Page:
The characters are drawn from stock and the plot from Naturalism. Film endings coming as they do only an hour or two into the story, are unexpected and stir the emotions of the audience. Yet the threads are there from the beginning, and the wall could have fallen only one way as brick by brick is pulled out.

I read the “Penguin Classics Deluxe Edition” (2004), with an introduction by Christopher Hitchens (“Hitch” to his friends), which I would not read because I don’t like reading introductions, at least not until I’ve finished the book, because, like movie trailers, they give too much away, and because I never cared much for Hitch. I almost did not buy the book when I saw that Hitch did the intro, but I did, rationalizing I didn’t need to read the intro. But I did, buy the book and read the intro – after finishing the book. All of which is nonsense, of course. And browsing through the reader reviews on Amazon, before deciding to click “buy now,” I found a curious and funny one from a guy who didn’t like the book’s physical format – the uncut pages and the folded end flaps of the cover – folded flaps that are like the book covers used on hardbacks. But I like these features, and the book has a nice heft and feel to its pages, which feel and look printed instead of photographed.

Hitch spends most of his intro worrying about Greene’s use of stereotypes and trying to arrive at some sort of apologia for Green’s alleged anti-semitism. But Greene was probably following his bent. “Orient Express” is really about Greene’s own human predicament: his place and fit in time and class and mood. The narrator is also on the train, trying to avoid its preordained lineal descent or ascent. Like Hitchcock’s brief appearance at the beginning of his films, Greene is the purser in his first paragraph:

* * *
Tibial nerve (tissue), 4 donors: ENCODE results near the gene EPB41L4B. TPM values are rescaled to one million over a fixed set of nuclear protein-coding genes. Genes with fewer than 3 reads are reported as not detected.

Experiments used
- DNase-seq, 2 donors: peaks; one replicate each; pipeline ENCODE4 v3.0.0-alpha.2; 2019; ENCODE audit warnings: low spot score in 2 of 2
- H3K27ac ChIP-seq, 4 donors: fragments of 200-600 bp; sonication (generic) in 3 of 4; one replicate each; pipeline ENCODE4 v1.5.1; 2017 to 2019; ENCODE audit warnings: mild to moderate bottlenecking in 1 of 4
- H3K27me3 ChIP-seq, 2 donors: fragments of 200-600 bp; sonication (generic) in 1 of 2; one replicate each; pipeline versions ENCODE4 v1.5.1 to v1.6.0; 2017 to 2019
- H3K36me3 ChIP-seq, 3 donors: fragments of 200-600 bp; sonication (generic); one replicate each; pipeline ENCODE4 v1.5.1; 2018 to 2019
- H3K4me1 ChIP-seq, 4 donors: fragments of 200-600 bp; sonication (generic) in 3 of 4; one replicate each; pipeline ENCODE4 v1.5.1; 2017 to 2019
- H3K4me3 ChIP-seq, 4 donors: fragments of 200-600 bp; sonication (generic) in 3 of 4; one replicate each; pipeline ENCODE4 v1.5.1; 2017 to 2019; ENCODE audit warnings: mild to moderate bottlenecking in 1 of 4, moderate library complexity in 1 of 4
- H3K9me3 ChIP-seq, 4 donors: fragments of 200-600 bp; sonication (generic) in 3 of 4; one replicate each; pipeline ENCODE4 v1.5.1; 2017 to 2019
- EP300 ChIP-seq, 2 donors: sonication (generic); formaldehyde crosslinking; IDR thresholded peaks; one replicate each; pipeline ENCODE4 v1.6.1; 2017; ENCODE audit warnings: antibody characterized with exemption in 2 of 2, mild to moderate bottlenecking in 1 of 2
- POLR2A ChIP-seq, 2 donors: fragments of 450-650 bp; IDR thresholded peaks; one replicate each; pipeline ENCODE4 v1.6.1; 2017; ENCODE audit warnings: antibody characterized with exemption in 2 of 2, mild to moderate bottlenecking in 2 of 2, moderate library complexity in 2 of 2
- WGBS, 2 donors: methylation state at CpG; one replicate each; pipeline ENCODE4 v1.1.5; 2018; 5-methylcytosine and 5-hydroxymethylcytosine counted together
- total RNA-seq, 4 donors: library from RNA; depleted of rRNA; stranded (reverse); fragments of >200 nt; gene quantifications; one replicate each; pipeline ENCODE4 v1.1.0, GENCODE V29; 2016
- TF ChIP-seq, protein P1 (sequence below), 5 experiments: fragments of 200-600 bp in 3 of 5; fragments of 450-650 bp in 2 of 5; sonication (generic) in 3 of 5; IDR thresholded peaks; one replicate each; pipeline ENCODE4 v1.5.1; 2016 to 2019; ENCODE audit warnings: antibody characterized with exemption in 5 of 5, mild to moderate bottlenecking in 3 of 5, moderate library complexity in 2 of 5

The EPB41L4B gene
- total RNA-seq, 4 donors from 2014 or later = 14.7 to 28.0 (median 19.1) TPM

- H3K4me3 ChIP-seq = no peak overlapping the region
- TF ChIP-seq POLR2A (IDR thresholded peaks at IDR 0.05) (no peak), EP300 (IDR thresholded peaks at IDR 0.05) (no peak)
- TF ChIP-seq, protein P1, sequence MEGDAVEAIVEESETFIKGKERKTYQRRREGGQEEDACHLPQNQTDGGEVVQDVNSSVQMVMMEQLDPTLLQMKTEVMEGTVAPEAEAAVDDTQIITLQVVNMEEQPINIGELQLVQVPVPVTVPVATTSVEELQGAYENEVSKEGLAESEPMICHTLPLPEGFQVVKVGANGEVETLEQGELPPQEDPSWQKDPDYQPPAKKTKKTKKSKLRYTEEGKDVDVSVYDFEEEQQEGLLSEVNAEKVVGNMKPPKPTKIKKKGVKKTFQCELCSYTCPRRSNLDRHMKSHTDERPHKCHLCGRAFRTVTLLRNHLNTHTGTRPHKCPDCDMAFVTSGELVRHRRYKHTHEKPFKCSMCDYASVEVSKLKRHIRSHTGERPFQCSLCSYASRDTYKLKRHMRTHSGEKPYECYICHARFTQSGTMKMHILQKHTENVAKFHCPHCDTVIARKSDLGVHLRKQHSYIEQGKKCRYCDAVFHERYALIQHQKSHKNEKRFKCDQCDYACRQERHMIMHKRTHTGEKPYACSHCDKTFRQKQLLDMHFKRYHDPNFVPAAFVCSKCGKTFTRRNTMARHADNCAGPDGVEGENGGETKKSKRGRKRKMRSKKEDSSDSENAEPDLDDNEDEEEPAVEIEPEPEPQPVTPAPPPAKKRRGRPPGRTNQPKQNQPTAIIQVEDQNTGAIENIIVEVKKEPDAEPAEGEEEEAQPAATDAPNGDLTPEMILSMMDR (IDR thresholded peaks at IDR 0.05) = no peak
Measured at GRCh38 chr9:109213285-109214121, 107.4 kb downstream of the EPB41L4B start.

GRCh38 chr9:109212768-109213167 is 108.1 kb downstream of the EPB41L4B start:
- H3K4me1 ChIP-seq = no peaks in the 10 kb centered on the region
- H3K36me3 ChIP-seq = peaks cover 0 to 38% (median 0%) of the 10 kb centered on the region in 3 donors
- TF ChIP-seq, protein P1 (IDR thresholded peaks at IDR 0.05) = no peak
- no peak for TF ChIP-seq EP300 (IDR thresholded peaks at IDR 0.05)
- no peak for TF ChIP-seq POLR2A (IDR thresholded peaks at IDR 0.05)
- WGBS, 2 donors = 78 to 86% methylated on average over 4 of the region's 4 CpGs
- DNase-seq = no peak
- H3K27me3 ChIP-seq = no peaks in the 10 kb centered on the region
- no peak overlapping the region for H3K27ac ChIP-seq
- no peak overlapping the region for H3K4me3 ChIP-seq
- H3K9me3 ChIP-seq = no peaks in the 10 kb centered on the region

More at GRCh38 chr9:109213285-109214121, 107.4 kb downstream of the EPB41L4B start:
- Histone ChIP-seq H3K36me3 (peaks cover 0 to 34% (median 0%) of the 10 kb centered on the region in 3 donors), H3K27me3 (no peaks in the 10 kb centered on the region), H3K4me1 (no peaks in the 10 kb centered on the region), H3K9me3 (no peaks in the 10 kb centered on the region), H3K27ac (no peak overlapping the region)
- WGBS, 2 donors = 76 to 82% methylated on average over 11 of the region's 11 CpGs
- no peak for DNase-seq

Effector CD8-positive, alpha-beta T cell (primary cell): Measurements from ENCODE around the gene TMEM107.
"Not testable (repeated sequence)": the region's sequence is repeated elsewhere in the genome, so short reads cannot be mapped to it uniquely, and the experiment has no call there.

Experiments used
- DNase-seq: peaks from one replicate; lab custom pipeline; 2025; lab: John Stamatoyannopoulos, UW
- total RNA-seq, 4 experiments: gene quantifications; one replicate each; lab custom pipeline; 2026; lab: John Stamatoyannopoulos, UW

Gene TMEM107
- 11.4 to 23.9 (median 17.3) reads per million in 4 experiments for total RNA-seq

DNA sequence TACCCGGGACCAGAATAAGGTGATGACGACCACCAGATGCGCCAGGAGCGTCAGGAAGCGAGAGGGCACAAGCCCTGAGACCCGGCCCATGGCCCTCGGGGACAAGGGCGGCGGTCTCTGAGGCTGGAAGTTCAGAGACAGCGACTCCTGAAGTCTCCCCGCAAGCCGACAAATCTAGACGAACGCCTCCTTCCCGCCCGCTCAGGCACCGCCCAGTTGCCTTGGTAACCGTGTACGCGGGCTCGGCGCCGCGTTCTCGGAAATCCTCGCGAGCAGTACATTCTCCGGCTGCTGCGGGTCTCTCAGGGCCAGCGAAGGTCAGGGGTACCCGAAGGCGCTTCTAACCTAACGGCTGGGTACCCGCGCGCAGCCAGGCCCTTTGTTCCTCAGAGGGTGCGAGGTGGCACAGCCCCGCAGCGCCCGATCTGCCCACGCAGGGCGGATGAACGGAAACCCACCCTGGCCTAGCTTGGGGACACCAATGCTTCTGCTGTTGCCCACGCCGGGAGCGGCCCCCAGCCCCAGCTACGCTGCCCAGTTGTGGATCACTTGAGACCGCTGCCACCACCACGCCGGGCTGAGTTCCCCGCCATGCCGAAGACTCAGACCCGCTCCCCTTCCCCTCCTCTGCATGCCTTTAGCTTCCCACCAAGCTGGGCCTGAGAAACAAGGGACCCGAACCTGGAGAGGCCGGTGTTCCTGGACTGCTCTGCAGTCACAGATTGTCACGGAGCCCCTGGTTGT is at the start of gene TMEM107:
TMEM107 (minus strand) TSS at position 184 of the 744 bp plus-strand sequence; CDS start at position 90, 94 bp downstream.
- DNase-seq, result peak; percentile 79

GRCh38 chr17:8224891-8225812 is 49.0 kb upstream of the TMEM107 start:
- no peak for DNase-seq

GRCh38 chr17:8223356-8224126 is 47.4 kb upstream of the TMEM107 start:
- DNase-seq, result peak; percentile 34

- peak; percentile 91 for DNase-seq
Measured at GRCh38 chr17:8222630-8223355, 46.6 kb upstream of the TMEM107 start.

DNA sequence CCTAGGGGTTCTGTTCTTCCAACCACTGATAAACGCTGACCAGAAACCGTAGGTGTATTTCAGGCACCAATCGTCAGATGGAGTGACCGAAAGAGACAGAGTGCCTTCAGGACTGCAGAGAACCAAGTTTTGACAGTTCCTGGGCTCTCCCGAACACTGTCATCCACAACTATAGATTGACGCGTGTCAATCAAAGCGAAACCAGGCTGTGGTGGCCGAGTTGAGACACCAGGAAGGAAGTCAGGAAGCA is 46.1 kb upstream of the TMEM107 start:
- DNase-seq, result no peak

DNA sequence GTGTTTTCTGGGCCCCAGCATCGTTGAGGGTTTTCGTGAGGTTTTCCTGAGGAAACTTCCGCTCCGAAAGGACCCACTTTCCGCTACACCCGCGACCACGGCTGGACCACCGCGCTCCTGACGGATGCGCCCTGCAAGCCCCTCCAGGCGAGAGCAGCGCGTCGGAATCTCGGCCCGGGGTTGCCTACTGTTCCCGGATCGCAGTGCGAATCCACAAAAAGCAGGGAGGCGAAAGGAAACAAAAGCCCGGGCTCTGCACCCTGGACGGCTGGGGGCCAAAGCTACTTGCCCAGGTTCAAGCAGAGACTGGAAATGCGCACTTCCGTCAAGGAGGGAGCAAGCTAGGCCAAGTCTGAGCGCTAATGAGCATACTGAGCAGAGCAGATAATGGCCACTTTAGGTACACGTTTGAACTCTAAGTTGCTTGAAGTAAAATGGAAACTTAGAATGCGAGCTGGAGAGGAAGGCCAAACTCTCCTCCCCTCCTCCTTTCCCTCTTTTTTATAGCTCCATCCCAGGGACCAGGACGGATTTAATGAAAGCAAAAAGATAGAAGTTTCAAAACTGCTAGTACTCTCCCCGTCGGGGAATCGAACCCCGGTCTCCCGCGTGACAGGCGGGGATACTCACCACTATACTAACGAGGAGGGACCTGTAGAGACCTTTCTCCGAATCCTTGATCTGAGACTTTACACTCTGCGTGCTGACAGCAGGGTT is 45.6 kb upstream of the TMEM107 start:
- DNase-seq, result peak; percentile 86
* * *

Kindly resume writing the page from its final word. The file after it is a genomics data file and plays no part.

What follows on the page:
“The purser took the last landing-card in his hand and watched the passengers cross the grey wet quay, over a wilderness of rails and points, round the corners of abandoned trucks.”

3.

It’s a cracker of a book, crisp and salty, melts in your mouth, and leaves you wanting something with a bit of sugar in it.

Alternate Endings

No end will suffice, not fire nor ice. In the beginning, things started off with a bang, a big one at that, after a night of fitful sleep, though how one measures big in the face of nothing surrounding seems insolvable. In any event, life, what is (the distinction between organic and disparate proven fallacious), now looks to have been without beginning, so a world without end seems fitting. Nevertheless, we begin anew, if not afresh, at the diurnal clarion call. To awake is irreversible, at least for a few hours. Always some remains. And while the Big Pop was the most considerable in several hours, having sunk deeper than one can remember, nothing but whimpering since, awake with the bends. But it won’t finish with a whimper. No end and no exit and no exit and no end: how’s that for the unknotting?